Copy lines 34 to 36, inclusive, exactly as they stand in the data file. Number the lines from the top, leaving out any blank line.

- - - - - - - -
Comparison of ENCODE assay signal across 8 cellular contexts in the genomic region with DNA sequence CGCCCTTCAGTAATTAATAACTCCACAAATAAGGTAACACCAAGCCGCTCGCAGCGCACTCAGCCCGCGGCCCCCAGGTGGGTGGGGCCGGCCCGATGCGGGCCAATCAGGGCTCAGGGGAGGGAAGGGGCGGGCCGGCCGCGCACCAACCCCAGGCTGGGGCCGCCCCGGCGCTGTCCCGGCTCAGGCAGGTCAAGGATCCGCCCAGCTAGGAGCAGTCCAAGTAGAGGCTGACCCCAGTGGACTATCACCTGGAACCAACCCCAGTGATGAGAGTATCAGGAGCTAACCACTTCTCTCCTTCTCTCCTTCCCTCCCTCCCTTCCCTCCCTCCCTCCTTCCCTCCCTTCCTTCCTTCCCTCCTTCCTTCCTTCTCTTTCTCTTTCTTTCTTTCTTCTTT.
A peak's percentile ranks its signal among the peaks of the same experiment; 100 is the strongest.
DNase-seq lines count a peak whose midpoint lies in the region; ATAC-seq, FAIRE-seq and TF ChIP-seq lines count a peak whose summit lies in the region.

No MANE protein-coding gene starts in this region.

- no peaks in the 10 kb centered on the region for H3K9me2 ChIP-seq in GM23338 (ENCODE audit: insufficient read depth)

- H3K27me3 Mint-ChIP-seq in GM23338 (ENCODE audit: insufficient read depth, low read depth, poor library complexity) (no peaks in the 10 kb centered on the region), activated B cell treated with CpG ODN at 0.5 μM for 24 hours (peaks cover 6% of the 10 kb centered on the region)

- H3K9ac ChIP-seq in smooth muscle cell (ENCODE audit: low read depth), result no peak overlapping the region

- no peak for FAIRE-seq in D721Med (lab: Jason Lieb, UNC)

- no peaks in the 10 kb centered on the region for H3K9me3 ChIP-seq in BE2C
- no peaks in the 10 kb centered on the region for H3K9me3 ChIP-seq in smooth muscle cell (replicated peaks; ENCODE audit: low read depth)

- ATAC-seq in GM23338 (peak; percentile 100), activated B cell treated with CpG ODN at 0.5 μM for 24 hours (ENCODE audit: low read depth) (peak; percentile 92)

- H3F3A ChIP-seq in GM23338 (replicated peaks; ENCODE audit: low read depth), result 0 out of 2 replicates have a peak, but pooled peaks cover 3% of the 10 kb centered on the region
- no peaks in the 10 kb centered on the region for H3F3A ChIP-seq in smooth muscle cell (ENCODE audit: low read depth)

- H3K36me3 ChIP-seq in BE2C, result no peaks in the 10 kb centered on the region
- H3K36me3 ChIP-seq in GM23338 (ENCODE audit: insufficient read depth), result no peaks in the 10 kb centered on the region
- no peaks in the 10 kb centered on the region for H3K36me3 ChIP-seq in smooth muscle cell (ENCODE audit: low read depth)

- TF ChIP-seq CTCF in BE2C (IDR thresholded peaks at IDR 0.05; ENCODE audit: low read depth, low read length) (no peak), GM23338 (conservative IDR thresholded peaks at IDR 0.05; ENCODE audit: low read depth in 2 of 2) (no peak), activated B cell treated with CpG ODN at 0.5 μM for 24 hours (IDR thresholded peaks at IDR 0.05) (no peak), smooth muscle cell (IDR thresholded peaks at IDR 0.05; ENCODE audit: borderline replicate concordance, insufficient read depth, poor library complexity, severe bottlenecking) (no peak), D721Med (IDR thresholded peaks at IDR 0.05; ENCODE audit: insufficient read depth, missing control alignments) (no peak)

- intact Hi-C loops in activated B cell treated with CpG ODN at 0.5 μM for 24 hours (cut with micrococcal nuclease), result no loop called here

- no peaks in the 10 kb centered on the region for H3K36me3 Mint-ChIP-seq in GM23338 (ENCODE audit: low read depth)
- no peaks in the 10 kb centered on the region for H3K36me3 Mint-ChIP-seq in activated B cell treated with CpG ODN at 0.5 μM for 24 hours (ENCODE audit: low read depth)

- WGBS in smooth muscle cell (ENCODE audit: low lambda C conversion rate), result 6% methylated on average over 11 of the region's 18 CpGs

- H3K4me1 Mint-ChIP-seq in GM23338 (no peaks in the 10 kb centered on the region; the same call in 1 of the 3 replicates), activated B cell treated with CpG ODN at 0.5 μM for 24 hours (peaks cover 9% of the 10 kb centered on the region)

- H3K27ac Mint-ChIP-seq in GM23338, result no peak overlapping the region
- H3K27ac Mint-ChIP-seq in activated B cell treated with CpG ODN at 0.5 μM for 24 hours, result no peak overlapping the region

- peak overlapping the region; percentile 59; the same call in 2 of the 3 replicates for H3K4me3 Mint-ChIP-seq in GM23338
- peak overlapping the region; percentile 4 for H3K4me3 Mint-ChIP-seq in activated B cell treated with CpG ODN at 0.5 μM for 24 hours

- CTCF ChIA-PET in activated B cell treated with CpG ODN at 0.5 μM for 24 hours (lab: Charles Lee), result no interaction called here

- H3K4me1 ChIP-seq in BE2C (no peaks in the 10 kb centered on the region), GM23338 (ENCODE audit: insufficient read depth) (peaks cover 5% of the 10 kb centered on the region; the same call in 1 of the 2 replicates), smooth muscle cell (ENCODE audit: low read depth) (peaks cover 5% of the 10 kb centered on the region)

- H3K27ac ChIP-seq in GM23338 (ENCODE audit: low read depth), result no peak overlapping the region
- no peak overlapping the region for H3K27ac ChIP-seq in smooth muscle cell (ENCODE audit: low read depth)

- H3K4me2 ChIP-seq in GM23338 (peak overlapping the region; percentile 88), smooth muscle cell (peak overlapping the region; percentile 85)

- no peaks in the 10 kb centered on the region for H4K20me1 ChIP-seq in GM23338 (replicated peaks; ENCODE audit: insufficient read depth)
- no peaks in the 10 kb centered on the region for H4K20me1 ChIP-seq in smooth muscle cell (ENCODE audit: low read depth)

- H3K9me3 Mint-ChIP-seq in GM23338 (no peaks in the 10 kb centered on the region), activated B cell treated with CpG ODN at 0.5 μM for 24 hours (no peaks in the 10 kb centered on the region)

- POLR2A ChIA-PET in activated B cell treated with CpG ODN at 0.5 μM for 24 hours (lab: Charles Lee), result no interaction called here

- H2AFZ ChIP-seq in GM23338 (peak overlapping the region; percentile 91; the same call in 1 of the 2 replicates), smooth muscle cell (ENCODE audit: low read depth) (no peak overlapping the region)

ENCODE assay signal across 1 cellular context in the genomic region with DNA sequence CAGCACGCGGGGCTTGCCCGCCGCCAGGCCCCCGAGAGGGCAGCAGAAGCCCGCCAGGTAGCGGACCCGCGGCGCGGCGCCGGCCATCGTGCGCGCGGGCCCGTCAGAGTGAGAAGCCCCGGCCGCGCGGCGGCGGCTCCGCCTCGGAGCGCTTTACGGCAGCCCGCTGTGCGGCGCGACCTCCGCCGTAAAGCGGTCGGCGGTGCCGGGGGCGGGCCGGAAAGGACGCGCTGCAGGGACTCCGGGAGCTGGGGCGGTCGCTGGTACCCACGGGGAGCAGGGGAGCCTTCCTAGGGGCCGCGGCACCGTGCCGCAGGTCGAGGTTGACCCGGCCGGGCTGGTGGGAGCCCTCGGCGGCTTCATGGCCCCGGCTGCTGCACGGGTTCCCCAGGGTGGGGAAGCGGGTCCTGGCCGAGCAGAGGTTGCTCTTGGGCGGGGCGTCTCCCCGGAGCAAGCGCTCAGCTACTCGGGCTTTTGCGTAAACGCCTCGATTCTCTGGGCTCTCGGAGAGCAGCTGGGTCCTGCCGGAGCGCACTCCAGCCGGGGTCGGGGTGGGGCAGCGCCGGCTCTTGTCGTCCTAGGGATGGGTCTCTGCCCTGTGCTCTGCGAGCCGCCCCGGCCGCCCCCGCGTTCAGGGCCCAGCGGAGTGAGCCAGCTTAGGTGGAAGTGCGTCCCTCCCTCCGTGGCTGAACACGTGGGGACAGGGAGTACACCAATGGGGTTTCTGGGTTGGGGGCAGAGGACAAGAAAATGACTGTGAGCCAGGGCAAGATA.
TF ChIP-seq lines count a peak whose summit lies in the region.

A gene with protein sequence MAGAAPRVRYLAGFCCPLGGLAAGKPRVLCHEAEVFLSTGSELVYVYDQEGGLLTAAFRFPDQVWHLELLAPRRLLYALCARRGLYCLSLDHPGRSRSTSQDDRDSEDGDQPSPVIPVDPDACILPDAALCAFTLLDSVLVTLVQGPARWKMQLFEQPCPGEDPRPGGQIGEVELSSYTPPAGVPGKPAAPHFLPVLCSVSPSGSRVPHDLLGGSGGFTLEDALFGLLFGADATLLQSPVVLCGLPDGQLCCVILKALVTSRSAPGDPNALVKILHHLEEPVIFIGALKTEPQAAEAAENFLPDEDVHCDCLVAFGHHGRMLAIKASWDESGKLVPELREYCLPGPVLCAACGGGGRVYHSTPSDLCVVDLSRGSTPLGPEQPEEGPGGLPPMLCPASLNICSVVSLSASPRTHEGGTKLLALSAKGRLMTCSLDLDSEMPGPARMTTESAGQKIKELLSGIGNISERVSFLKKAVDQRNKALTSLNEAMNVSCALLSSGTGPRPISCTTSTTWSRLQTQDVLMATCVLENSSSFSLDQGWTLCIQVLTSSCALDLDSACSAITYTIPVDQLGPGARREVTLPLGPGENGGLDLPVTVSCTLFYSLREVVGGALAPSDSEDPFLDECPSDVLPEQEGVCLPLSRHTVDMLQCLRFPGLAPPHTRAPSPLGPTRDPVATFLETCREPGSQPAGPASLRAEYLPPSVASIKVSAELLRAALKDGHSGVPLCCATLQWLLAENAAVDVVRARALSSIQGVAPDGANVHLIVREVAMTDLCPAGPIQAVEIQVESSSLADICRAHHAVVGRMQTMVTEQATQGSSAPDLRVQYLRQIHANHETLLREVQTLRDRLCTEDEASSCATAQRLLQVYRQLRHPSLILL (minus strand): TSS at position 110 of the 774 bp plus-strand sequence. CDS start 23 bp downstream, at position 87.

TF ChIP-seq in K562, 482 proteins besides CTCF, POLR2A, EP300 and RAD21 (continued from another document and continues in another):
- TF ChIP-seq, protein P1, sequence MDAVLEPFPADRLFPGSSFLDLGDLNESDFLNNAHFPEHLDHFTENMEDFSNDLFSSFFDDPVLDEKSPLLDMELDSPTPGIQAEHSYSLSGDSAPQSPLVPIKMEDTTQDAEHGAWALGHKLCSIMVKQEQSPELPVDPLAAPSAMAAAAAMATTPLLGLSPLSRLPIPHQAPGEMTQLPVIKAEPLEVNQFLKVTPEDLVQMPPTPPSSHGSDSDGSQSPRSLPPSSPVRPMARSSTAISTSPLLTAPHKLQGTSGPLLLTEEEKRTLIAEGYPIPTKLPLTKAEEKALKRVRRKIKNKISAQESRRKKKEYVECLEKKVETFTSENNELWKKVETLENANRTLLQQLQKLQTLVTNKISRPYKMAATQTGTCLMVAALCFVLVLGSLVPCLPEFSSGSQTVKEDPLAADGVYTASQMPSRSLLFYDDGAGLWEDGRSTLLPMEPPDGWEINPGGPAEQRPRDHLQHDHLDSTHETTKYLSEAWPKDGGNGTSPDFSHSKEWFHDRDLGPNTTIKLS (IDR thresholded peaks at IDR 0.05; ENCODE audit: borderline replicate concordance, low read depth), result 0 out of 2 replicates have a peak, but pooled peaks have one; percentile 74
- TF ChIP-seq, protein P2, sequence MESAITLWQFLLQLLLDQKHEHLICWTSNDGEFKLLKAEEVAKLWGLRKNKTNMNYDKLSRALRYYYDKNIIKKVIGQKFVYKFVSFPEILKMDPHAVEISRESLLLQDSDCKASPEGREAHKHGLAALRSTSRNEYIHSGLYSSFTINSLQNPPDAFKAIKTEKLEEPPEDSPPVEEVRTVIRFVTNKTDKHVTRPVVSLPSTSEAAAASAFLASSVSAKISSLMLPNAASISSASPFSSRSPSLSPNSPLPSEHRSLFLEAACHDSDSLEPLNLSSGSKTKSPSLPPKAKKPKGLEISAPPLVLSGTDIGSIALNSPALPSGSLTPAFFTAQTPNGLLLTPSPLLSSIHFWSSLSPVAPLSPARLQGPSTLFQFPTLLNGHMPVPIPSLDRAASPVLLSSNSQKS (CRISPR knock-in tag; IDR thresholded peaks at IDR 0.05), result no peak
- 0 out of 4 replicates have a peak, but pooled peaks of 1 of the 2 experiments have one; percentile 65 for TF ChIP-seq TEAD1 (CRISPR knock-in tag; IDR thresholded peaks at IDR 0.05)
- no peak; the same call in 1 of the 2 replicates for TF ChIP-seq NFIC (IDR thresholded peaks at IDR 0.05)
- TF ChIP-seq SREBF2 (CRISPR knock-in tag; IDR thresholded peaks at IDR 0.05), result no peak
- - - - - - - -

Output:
- H3K9me3 Mint-ChIP-seq in GM23338 (no peaks in the 10 kb centered on the region), activated B cell treated with CpG ODN at 0.5 μM for 24 hours (no peaks in the 10 kb centered on the region)

- POLR2A ChIA-PET in activated B cell treated with CpG ODN at 0.5 μM for 24 hours (lab: Charles Lee), result no interaction called here

- H2AFZ ChIP-seq in GM23338 (peak overlapping the region; percentile 91; the same call in 1 of the 2 replicates), smooth muscle cell (ENCODE audit: low read depth) (no peak overlapping the region)